Its not always easy to interpret data. Take the case of data on per capita expenditure on health by Guinea, Liberia and Sierra Leone as published by the World Bank Health expenditure per capita (current US$) Data from World Bank This shows that Salone is spending far more on health per capita than either Guinea […]
“Can a Post-Crisis Country Survive in the Time of Ebola? Issues Arising with Liberia’s Post-war Recovery” – article by Jordan Ryan in the latest edition of the Harvard International Review. You could change the names in the article to names found in Sierra Leone and the article will apply equally to Sierra Leone. I suspect […]
Just read Rachel Glennerster’s new post summarizing the results of a new survey on how Sierra Leoneans are faring during the Ebola crisis. “For much of the last two months Tavneet Suri and I have been working with the Sierra Leone team at Innovations for Poverty Action, the World Bank, and Statistics Sierra Leone on […]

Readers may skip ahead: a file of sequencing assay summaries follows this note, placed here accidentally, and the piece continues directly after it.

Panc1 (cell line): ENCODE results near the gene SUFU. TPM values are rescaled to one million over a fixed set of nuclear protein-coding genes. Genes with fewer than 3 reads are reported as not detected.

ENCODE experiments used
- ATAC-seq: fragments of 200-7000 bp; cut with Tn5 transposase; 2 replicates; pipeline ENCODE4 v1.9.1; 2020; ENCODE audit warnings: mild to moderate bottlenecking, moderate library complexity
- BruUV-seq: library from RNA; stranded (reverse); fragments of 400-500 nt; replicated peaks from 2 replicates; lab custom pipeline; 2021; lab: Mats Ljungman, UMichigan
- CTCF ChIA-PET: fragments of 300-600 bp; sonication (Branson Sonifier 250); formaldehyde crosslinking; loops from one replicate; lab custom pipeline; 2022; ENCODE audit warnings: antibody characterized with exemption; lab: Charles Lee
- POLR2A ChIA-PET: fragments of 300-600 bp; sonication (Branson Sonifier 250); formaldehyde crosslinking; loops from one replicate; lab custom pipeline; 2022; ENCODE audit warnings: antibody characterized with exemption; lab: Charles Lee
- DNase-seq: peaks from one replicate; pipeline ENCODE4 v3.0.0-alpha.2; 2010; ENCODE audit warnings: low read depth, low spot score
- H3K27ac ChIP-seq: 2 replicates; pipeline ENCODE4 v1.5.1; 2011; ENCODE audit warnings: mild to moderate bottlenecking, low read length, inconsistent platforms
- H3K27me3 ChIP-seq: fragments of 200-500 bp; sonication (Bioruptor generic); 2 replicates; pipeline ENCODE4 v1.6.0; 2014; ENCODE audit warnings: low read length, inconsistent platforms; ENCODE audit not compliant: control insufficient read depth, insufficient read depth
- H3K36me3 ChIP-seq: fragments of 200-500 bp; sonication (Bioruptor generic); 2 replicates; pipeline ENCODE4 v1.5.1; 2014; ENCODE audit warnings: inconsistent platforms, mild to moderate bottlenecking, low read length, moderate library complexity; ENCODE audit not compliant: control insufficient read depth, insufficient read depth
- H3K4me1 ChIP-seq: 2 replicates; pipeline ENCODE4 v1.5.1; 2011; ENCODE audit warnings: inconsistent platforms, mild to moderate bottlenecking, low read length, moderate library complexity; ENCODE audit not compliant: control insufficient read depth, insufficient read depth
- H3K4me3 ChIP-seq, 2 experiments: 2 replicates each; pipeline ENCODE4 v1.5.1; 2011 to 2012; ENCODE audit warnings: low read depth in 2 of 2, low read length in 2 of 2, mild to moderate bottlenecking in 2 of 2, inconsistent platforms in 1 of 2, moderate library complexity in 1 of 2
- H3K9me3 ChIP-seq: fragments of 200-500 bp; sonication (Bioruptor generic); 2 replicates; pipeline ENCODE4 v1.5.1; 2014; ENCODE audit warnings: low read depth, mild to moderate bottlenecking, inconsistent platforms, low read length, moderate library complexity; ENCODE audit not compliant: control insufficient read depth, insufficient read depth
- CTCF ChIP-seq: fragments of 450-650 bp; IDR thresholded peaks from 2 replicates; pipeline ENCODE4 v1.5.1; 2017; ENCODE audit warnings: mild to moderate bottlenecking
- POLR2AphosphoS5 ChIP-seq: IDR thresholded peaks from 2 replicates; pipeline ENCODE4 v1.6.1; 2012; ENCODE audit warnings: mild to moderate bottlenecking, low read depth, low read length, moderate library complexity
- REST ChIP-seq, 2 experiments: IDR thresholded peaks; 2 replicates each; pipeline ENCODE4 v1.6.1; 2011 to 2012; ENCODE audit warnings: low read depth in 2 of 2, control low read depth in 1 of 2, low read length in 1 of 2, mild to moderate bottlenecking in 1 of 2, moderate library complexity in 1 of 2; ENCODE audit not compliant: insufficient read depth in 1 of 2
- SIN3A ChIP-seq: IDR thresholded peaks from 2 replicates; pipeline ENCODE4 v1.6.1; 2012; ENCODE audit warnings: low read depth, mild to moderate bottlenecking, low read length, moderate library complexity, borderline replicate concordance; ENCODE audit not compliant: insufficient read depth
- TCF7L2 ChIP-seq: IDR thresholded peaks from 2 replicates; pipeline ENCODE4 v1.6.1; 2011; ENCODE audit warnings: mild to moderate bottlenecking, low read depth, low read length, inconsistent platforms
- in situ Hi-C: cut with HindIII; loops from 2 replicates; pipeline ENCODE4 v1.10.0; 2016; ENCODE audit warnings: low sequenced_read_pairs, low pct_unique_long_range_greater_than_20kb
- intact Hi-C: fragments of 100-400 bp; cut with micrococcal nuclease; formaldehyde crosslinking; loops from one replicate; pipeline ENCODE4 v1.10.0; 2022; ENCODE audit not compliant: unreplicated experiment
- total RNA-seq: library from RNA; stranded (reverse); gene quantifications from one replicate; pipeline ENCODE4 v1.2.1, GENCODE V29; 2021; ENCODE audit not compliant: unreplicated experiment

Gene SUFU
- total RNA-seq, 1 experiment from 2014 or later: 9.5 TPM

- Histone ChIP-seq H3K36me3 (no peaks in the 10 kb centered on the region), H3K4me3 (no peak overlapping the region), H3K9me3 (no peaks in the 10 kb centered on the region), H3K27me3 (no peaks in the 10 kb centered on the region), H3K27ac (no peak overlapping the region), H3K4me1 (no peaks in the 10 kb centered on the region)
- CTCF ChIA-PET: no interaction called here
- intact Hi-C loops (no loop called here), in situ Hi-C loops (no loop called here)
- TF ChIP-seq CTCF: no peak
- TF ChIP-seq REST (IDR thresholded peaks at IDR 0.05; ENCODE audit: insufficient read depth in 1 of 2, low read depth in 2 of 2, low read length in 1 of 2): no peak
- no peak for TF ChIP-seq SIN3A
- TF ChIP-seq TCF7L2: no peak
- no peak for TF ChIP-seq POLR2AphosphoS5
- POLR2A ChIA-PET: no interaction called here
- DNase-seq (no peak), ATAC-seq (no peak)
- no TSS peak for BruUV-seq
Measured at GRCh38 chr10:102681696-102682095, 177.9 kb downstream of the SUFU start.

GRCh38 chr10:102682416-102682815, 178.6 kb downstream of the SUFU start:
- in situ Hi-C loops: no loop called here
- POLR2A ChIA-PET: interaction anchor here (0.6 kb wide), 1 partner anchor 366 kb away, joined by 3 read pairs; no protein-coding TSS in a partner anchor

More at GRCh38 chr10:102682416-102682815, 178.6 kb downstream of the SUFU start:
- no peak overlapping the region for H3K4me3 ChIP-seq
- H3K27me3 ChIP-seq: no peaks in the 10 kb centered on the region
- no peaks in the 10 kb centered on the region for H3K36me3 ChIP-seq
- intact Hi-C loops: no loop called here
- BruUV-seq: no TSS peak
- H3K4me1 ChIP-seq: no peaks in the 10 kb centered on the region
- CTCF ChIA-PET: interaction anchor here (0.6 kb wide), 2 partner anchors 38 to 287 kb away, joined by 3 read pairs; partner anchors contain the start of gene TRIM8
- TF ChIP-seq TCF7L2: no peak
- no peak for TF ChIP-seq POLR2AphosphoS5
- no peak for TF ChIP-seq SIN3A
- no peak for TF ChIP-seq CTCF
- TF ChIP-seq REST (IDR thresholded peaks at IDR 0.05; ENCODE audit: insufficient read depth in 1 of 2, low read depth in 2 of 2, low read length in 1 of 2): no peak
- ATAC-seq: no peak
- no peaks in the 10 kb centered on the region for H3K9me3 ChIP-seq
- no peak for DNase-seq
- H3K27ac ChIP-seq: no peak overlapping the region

In a recent discussion I had with one of our donor partners, I argued that the view that Sierra Leone suffers from capacity weaknesses and therefore needs to build capacity; in short train more people and give them more qualifications, is rather simplistic and in some cases just plain wrong. This is not to say […]
I read this article on Africa Check by Georgina Alexander and John Endres- The trouble with statistics about Africa -on how “Bad and incomplete data bedevils African statistics…” This is so true. I have had harrowing experiences in two countries, including mine, and in both cases, there were possibilities for immediate correction but the consequences would have been […]
Rachel Glennerster, one of the authors of Running Randomized Evaluations, is writing about how we can plan to rebuild, post-Ebola. The blog can be found on runningres.com/blog. In her first post she provides some thoughts about rebuilding the economy: Planning for a post-Ebola West Africa: Part 1: The economy .